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WASHINGTON – For weeks, officials of the Tennessee Walking Horse National Celebration have proclaimed that three independent and "world class" veterinarians would oversee inspections to guard against horse soring at the show in Shelbyville this week.

What they didn't disclose is that one of the veterinarians never agreed to the deal and is at home in Knoxville this week — enjoying his retirement — rather than checking out horses as part of the Celebration's new Veterinary Advisory Council.

Critics call the misrepresentation a sign that the council's real purpose has more to do with politics than protecting horses as the political battle over the Prevent All Soring Tactics Act in Congress continues.

Celebration officials announced the creation of the Veterinary Advisory Council in late July to reassure the public that they were going all out to protect horses from soring. The council is charged with carrying out X-rays and blood tests on horses to detect evidence of the practice.

In an interview Wednesday, veterinarian Dallas O. Goble of Knoxville said he was offered a spot on the council and thought about accepting but then decided against it for "professional reasons." In particular, he said, it would have been hard to arrange malpractice insurance after being retired 11 years.

Goble said he notified Jerry H. Johnson, another veterinarian on the council, about his decision "a couple or three weeks ago." He said he talked to no others related to the council or the Celebration.

But in a stream of news releases and interviews over the past month, including an interview Tuesday with the Tennessean Washington Bureau, VAC spokesman Tom Blankenship continued to say the council has three members — Goble; Johnson, from Lexington, Ky.; and Phillip D. Hammock of Louisville, Ky.

In responding late Wednesday to Goble's comments, Blankenship said the Knoxville veterinarian was involved in developing protocols for identifying soring shortly after the advisory council was formed in late July. He said it was not necessary for the three men to be present at the Celebration, although Johnson has been there. Blood samples and X-rays can be gathered by others, he said.

"They do not have to oversee objective testing," Blankenship said.

But Goble, when contacted for a second time Wednesday, still said he had not been involved in any way and that he knew nothing about establishing testing protocols.

"I am not involved," he said. "I haven't been involved from the start."

Impartiality questioned

The news about Goble comes as the ability of the VAC to impartially oversee horse inspections and guard against soring — the infliction of pain on a horse's lower legs and hooves to produce the higher "Big Lick" gait — was already under fire.

Teresa Bippen, representing Friends of Sound Horses, a pro-PAST Act group, said Goble's absence from the group shows it's more about politics than horses.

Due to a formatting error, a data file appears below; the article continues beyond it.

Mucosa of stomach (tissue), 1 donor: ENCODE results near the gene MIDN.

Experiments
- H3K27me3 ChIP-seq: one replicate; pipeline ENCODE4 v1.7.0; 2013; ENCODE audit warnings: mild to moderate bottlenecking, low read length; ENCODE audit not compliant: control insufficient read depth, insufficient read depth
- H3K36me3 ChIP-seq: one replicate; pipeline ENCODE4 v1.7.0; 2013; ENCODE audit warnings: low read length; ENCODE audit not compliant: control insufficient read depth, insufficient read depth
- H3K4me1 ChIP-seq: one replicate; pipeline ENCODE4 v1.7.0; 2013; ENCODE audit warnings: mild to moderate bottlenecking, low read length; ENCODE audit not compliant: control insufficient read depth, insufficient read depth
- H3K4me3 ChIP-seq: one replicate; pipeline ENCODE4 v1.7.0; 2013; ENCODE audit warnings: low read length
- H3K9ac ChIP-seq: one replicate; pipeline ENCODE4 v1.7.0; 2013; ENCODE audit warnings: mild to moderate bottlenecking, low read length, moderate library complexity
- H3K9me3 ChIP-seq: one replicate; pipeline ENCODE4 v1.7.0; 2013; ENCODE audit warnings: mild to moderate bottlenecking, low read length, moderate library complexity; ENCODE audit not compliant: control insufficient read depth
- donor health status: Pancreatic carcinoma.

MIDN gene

"The VAC was not established to protect the horse but to provide cover for 'Big Lick' trainers, owners and the Celebration as they block the PAST Act," Bippen said.

The PAST Act, bitterly opposed by many in the walking horse industry, would significantly enhance the U.S. Department of Agriculture's ability to police soring.

The Humane Society of the United States this week released an article by Johnson, the Lexington veterinarian, published in 1992 that described the 1970 Horse Protection Act as hugely successful in eliminating soring.

Humane Society officials, who support the PAST Act, said the article was a sign Johnson shares the perspective of many horse owners that soring is a minor problem and that the 1970 law needs only tinkering, not an overhaul. Blankenship, on Tuesday, disputed the Humane Society's contention, saying Johnson's reputation was "beyond reproach."

Meanwhile, Friends of Sound Horses said their group found additional evidence raising questions about Johnson's impartiality — a comment from Celebration board member David Howard touting the veterinarian's ties to members of Congress who are fighting the PAST Act, including Republican Sen. Lamar Alexander.

On July 25, in the message board of the website walkinghorsereport.com, Howard wrote: "We are one piece of legislation from being truly out of business and equipment. These three nationally acclaimed totally independent vets were retained at the suggestion of the few Senators and Congressmen that are keeping this law from being passed. Dr. Jerry Johnson has worked with Senator Lamar Alexander prior to being retained."

In response, Jeffrey Howard, spokesman for the Performance Show Horse Association and son of David Howard, said, "I don't see the connection to impartiality."

Meanwhile, Mike Inman, chief executive officer of the Celebration, said in an interview that attendance at the event was off and that controversy over the PAST Act and soring "has contributed some."

Rainy weather in recent days also has held down crowd sizes, he said.

"I don't have the percentages yet."

Contact Paul C. Barton at pbarton@gannett.com. Follow him on Twitter @PaulCBarton.

Horse Protection Action Act violations resulting in suspensions of owners and/or trainers 1988-present:

State Total Percentage of All States

Tennessee 4,008 32.07%

Kentucky 1,625 13.00%

Alabama 787 6.30%

North Carolina 572 4.58%

Mississippi 540 4.32%

Source: Friends of Sound Horses tabulation of USDA records.

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